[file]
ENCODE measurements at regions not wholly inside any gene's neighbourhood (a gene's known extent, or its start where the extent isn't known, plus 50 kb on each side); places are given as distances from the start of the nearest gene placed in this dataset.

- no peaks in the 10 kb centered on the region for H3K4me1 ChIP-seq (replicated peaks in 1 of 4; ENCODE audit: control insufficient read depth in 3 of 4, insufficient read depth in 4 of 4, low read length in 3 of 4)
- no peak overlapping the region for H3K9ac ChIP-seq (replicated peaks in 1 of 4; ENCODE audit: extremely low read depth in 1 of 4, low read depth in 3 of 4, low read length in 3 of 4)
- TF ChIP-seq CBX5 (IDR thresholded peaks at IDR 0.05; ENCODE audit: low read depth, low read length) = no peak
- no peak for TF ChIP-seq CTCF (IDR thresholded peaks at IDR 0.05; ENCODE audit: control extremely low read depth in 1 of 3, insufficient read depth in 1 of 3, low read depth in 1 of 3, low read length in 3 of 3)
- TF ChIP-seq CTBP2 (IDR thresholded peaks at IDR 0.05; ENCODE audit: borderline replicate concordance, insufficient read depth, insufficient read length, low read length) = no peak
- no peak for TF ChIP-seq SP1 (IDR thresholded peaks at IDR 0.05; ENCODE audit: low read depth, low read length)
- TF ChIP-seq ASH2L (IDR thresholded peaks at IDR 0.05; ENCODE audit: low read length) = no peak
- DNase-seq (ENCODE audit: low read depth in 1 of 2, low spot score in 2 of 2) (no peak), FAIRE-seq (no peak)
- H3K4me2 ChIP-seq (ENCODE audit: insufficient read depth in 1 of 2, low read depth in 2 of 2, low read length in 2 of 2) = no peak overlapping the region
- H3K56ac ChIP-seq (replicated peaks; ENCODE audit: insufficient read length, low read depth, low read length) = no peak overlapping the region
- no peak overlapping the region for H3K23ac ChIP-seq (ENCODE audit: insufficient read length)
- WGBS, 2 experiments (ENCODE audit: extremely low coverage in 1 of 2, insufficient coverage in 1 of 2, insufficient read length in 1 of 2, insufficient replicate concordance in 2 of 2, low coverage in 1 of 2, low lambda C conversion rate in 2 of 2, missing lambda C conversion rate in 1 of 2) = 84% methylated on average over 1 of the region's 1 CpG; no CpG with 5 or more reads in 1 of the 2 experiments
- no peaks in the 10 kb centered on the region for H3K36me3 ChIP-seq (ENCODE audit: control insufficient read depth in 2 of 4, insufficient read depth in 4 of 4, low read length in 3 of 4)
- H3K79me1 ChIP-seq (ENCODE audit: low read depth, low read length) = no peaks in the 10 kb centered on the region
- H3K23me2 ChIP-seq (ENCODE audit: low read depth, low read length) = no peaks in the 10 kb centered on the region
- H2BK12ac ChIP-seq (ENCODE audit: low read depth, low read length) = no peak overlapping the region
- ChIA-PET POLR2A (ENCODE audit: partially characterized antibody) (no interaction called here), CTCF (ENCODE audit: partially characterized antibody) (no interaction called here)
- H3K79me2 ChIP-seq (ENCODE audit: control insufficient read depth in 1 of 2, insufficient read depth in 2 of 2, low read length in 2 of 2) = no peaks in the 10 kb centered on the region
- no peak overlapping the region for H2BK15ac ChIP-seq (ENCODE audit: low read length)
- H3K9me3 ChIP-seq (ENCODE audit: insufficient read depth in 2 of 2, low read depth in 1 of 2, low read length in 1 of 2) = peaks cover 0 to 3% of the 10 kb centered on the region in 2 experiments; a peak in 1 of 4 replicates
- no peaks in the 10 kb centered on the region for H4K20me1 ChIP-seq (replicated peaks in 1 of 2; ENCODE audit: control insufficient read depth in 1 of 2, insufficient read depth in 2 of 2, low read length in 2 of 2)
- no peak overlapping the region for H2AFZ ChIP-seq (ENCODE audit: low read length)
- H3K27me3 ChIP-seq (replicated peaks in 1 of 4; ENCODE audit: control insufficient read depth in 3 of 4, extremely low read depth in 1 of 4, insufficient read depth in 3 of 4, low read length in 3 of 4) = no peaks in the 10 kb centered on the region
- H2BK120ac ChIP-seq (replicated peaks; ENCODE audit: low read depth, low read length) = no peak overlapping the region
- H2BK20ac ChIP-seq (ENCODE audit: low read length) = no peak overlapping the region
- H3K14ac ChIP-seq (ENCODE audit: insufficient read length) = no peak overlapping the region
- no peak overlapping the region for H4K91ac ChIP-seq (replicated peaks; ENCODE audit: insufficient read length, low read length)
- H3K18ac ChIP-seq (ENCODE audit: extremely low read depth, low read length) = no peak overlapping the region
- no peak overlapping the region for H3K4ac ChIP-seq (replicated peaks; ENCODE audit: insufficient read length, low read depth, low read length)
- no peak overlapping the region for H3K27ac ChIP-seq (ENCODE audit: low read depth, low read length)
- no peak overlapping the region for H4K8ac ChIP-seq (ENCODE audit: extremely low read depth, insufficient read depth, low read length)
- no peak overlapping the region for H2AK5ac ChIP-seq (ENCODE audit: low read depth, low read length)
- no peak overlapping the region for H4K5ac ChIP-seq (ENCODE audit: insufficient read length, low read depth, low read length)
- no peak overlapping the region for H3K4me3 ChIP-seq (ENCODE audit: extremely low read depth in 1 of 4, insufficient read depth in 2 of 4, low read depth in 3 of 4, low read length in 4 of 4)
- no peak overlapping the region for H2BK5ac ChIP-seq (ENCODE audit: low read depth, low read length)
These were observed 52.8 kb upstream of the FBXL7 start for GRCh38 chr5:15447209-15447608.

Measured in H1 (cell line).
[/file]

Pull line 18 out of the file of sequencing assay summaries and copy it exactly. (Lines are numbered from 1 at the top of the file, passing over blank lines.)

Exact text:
- ChIA-PET POLR2A (ENCODE audit: partially characterized antibody) (no interaction called here), CTCF (ENCODE audit: partially characterized antibody) (no interaction called here)